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Chandigarh: CII Northern Region organised a Conference on Demystifying Trade and Investment in Chandigarh today. The event, held at the CII Northern Region Headquarters, brought together industry leaders, policymakers, and experts to deliberate on the pivotal role that standards play in enhancing India's exports and the essential preparations required by the industry to integrate into global supply chains seamlessly.

“India is growing at a rate of 7%. At this growth rate, it will continue, and, in a few years, it will become a premium economy. Today, the Indian rupee has become a global currency and I am happy to share that 22 countries are conducting in rupees – which is a matter of great pride for us,” shared Shri Som Prakash, Hon’ble Minister of State of Commerce & Industry, Government of India.

Keeping in view India’s vision of becoming AatmaNirbhar, Production Linked Incentive (PLI) Schemes for 14 key sectors have been announced to enhance exports. Talking about Ease of Doing Business (EoDB), Hon’ble Minister Sir shared that the Government of India has reduced 39000 compliances. Recently, various Acts have been amended - 183 provisions across 42 Central Acts administered by 19 ministries have been decriminalized. Further, he mentioned that the Centre’s initiatives such as the PM Gatishakti and National Logistics Policy aim to reduce the logistics cost from 40 per cent to 10 per cent. More than 24 sectors will be selected for successful implementation of the Logistics Policy, the Hon’ble Minister informed.

“India and Canada are now among the top 9 trading partners for each other. Our two-way bilateral trade in goods and services has bounced back from the COVID pandemic and is now approaching $23 billion. This is a record high for India-Canada relations,” said Mr Patrick Hébert, Consul General – Chandigarh, Consulate General of Canada, Government of Canada.

Negotiations are going on between India and Canada for the successful conclusion of Early Progress Trade Agreement, mentioned Mr Hébert. Canada’s Trade Commissioner Service (TCS) and Trade Promotion Service (TPS) have been set up to help companies do business abroad.

Ms Vrindaba Gohil, Commissioner of Customs (Punjab, Himachal Pradesh and Union Territory of Chandigarh), Customs Commissionerate - Ludhiana, Central Board of Indirect Taxes & Customs, Ministry of Finance, Government of India, encouraged businesses to leverage the Manufacturing and Other Operations in a Customs Bonded Warehouse (MOOWR) scheme. She also highlighted the benefits of the Authorised Economic Operator (AEO) scheme, which streamlines customs procedures and is currently undergoing changes to enhance the efficiency of the supply chain further.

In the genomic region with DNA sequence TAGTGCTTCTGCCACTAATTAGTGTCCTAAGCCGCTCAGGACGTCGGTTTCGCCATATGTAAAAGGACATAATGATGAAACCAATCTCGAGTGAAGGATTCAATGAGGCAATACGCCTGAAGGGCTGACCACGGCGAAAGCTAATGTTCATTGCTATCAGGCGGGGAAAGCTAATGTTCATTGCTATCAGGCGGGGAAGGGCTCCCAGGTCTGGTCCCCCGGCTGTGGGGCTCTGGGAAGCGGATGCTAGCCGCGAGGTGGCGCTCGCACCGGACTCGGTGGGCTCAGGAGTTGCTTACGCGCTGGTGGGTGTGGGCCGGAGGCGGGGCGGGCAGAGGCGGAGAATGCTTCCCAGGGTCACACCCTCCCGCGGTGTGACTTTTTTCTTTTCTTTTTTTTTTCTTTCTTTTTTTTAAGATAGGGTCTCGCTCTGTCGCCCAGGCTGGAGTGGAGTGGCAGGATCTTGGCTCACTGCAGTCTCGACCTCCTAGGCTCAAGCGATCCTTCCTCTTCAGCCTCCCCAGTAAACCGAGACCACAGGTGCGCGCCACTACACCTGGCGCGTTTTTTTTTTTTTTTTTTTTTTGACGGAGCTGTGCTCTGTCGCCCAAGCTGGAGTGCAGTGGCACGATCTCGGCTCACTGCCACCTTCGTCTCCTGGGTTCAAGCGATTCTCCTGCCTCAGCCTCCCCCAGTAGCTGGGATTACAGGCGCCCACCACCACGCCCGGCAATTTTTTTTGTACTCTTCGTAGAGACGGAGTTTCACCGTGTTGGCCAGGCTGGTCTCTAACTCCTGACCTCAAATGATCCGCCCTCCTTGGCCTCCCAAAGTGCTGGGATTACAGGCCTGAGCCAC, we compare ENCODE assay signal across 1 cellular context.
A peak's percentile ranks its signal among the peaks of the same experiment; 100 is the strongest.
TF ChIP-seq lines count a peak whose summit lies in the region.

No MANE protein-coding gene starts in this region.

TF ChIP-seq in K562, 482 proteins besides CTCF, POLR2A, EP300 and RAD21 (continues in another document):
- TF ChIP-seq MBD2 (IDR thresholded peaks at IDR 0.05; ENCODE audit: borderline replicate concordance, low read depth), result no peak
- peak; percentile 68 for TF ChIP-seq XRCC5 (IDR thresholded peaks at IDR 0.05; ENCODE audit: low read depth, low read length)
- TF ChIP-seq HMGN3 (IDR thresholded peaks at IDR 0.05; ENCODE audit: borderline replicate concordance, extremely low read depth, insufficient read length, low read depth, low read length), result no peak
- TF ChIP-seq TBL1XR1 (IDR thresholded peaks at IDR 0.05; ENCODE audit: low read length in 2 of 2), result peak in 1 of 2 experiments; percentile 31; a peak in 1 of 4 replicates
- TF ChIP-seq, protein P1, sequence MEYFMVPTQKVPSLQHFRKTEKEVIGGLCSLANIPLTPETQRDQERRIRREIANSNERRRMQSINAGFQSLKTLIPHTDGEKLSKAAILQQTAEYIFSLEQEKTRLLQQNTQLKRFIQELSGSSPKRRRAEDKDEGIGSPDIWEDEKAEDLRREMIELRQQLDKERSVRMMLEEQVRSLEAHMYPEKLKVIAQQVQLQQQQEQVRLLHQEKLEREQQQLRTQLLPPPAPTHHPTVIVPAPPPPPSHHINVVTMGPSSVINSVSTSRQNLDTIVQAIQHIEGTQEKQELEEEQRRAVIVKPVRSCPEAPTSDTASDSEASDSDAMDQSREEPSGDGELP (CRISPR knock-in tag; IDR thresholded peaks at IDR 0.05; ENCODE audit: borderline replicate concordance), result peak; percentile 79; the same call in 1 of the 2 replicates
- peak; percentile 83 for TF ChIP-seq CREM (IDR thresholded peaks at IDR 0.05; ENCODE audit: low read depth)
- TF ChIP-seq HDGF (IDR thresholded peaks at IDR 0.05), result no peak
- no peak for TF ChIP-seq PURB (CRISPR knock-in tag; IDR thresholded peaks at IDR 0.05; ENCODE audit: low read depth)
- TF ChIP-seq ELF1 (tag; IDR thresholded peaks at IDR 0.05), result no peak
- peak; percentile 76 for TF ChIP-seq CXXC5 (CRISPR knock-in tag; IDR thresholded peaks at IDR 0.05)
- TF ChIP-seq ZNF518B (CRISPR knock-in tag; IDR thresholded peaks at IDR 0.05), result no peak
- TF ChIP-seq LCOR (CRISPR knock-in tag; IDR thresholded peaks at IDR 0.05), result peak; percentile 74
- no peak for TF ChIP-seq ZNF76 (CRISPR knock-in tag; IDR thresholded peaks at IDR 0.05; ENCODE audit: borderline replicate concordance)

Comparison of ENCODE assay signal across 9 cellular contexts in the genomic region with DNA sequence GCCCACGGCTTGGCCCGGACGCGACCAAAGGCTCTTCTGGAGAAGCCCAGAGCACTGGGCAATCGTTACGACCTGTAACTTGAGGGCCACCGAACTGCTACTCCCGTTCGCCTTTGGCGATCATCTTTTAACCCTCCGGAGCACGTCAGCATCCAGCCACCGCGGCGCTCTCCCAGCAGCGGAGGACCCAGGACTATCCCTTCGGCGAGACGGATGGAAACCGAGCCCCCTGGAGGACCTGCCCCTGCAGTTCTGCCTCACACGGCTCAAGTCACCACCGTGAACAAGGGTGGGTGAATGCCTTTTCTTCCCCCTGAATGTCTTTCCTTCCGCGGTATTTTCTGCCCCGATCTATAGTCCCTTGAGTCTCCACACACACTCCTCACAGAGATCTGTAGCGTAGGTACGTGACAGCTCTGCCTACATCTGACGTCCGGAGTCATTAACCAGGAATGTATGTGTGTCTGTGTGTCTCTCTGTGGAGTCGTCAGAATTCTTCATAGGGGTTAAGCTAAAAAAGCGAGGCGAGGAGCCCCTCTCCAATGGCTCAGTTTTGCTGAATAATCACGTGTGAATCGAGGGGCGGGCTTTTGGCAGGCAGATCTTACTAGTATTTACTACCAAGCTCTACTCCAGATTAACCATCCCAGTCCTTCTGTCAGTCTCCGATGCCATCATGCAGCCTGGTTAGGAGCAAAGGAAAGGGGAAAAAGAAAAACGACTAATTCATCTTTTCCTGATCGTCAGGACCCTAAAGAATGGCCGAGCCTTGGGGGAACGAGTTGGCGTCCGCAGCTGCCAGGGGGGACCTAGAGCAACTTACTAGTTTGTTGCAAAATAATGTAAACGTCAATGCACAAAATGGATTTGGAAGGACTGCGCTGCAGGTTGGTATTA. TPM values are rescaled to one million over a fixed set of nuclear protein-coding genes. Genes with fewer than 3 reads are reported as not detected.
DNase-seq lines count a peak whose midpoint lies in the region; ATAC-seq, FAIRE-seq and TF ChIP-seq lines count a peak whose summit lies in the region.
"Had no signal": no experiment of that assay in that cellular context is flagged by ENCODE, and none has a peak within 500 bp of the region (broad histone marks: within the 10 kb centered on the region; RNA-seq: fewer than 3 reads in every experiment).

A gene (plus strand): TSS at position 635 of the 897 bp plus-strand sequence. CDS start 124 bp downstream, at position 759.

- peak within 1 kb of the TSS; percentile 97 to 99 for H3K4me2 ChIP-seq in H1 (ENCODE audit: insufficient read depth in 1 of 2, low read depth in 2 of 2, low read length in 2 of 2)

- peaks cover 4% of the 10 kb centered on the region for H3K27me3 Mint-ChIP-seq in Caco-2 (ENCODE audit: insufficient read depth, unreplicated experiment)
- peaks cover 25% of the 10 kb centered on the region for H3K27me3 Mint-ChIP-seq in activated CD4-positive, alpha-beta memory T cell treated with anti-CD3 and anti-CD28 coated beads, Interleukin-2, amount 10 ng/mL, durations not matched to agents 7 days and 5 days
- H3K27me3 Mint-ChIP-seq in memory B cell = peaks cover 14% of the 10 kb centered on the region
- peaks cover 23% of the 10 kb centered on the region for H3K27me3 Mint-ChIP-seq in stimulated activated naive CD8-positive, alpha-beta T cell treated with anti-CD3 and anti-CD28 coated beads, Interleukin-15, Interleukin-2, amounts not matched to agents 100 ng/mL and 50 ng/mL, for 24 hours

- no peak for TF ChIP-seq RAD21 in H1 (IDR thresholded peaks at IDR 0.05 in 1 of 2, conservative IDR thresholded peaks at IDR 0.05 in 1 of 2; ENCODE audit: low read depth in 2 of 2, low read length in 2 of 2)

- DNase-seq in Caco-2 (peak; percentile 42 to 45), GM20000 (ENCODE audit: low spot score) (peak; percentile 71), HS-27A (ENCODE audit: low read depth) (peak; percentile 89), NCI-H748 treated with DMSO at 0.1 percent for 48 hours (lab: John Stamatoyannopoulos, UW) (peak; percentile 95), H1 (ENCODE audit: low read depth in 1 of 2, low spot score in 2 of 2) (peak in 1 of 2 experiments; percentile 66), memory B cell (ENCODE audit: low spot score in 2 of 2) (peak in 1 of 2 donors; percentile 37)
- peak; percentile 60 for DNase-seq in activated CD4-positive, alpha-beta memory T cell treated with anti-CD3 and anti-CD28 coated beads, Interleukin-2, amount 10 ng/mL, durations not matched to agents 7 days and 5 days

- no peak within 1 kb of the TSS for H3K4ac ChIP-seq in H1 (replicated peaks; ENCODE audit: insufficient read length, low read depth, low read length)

Shri Utpal Kumar Acharya, Joint DGFT - Chandigarh, Punjab, Himachal Pradesh, Jammu & Kashmir, Leh Ladakh, shared insights into India's ongoing discussions with Canada for Free Trade Agreements (FTAs) and highlighted the issuance of Certificate of Origin without any fees by DGFT to facilitate trade and exports. He also discussed the Amnesty Scheme, a government initiative aimed at supporting exporters.

Additionally, Shri Acharya announced that Post Offices would serve as export centres for transactions up to INR 5 lakhs, with plans for future expansion, and urged industry stakeholders to communicate their concerns to government officials and monitor government websites for updates.

During the welcome address, Mr Amit Thapar, Chairman, CII Northern Region Task Force on Exports and President, Ganga Acrowools Limited, emphasized the need for the manufacturing sector to produce world-class products at world-class prices. The Northern Region has immense potential to grow in agro-based products. MSMEs also have a great potential to grow, added Mr Thapar.

Mr Anurag Gupta, Vice Chairman, CII Chandigarh UT and Managing Director, Usha Yarns Limited, concluded the event by expressing the continued benefits of WTO-compatible schemes for exporters.

The Inaugural Session was followed by a Panel Discussion on ‘Non-Tariff Barriers: Going beyond just Technical Standards,’ exploring the impact of varying quality standards, improving national quality infrastructure, sustainability in Non-Tariff Measures, and the challenges posed by comprehensive FTAs.


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